Over on Ireland After NAMA Proinnsias Breathnach has provided the final instalment of his highly informative three part study of Ireland’s export competitiveness. He also provides a summary of the points in each paper and conclusions reached, which gives the gist in case you don’t have time to read all of them. I’ve added this below the links.
Ireland’s export competitiveness: myths and facts – Part 1: The loss of competitiveness myth
In Part 1 of this paper, data were presented which contradicted the widely-held view that Ireland experienced a sharp loss of export competitiveness vis-à-vis its main trading partners over the period 2000-2007. Ireland actually increased its share of total world exports (albeit marginally) in this period and did better in this respect than seven of Ireland’s twelve main trading partners. In terms of share of global services exports, Ireland’s powerful performance easily surpassed all twelve main trading partners and, while Ireland’s performance with respect to merchandise exports was poor, it was still superior to that of Ireland’s two leading trading partners, the UK and USA, as well as Japan.
Part 2 of the paper showed that, while economy-wide unit labour costs in Ireland rose more rapidly than in Ireland’s main trading partners in the period 2000-2007, this did not have the negative impact on Ireland’s export competitiveness which has bee postulated by economic commentators because unit labour costs in both the export manufacturing and export services sectors moved in the opposite direction. While this was associated with a rapid rise in services exports (and might have been in the case of manufacturing exports were it not for the intrusion of several extraneous factors which had a particularly negative impact on Ireland’s merchandise exports), this should not be construed as establishing a causal link between trends in labour costs and trends in export performance. An examination of the cost structure of Ireland’s main manufacturing export sectors revealed that not only was there was no link between the proportion of total costs accounted for by labour costs and employment change in these sectors, but that labour costs in general account for a low proportion of costs in the sectors in question (as is also the case with export services).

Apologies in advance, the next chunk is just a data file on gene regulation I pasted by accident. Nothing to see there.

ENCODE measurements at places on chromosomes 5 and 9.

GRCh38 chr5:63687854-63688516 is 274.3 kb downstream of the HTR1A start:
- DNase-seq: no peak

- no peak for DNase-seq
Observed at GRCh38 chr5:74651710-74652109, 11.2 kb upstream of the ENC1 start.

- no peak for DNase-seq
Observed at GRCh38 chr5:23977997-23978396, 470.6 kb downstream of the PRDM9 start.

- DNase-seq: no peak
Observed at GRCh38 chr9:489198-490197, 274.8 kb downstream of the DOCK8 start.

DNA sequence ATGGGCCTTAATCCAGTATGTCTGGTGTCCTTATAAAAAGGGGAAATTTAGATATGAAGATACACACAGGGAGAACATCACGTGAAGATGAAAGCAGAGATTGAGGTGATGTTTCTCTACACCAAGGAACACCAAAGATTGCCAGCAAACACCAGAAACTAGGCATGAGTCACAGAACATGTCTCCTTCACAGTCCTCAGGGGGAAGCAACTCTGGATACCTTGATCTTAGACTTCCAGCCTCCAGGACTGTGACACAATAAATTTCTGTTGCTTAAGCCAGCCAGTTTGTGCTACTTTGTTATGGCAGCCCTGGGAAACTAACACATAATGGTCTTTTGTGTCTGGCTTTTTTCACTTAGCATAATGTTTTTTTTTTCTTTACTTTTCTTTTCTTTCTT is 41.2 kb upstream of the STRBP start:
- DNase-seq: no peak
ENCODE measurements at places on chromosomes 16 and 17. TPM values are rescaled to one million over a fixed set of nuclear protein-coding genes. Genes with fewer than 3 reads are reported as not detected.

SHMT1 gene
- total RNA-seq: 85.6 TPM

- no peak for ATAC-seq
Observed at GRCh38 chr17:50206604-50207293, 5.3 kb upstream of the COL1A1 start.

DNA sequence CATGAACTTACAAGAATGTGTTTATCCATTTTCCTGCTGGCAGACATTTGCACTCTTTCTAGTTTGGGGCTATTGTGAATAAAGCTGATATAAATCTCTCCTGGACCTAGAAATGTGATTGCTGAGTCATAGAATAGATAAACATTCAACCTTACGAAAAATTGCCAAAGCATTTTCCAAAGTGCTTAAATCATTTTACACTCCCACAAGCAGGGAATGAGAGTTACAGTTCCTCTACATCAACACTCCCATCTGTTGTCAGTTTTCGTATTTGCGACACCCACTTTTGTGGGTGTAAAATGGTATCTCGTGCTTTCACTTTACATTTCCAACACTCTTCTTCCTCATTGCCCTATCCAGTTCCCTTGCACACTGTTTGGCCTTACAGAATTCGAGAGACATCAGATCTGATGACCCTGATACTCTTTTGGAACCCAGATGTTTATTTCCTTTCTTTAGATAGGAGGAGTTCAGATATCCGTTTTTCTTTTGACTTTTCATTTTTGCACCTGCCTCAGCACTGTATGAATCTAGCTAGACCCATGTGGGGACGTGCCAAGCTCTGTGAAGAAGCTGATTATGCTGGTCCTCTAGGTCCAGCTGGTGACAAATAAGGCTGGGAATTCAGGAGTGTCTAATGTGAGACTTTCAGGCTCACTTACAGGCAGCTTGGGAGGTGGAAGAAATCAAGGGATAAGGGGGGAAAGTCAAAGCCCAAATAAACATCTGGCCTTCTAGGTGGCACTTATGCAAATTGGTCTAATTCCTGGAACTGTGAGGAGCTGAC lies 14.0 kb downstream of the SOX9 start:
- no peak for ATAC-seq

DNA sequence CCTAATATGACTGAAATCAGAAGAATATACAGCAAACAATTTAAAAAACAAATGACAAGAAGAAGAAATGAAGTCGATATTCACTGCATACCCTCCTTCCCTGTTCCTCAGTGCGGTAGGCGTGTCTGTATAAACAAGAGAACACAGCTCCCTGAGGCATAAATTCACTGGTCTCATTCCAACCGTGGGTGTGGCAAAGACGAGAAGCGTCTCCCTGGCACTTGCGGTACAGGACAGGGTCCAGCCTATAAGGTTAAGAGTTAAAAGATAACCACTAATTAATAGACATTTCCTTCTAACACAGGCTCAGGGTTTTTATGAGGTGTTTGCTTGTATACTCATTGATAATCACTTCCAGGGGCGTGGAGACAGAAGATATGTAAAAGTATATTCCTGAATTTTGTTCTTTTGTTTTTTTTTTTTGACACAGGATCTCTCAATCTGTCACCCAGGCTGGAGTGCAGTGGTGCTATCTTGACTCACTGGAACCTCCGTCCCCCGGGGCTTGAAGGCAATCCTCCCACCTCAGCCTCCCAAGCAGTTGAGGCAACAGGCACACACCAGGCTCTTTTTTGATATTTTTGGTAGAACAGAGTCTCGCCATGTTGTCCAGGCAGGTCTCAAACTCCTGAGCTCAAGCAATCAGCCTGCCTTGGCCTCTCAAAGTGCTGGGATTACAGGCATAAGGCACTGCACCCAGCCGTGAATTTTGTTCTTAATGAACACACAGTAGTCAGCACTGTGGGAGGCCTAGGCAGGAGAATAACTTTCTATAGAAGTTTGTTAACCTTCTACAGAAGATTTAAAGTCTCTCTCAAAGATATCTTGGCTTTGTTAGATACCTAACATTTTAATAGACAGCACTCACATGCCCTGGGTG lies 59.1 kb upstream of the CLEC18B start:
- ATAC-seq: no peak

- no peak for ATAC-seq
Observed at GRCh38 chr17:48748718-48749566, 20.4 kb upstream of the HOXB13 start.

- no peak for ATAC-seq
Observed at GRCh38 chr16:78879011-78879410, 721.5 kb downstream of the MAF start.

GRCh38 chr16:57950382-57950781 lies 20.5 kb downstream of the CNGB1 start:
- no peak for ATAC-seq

The third and final part of this paper reviews a number of alternative approaches to assessing national export competitiveness which are much more complex and sophisticated than the simplistic – and erroneous – reduction of competitiveness to international differences in unit labour costs. These alternative approaches generally portray Ireland’s competitiveness position in a much more favourable light than has become the norm in public discourse of the topic in Ireland. The paper then raises the possibility that the application of any kind of competitiveness measures to Ireland may be futile due to the high proportion of Irish exports which go into non-competitive markets. The paper concludes by contrasting the calls by leading foreign industrialists for greater investment in productivity-enhancing education and research & development as the key to enhancing Ireland’s future competitiveness with the narrow preoccupation of Irish economic commentators with labour cost reduction. Given the influence these commentators have in the policy-making arena, this preoccupation, and associated government spending cuts, could do profound long-term damage to Ireland’s ability to compete in the high-value-added export markets which are essential if Ireland is to sustain its position as a high-income economy.
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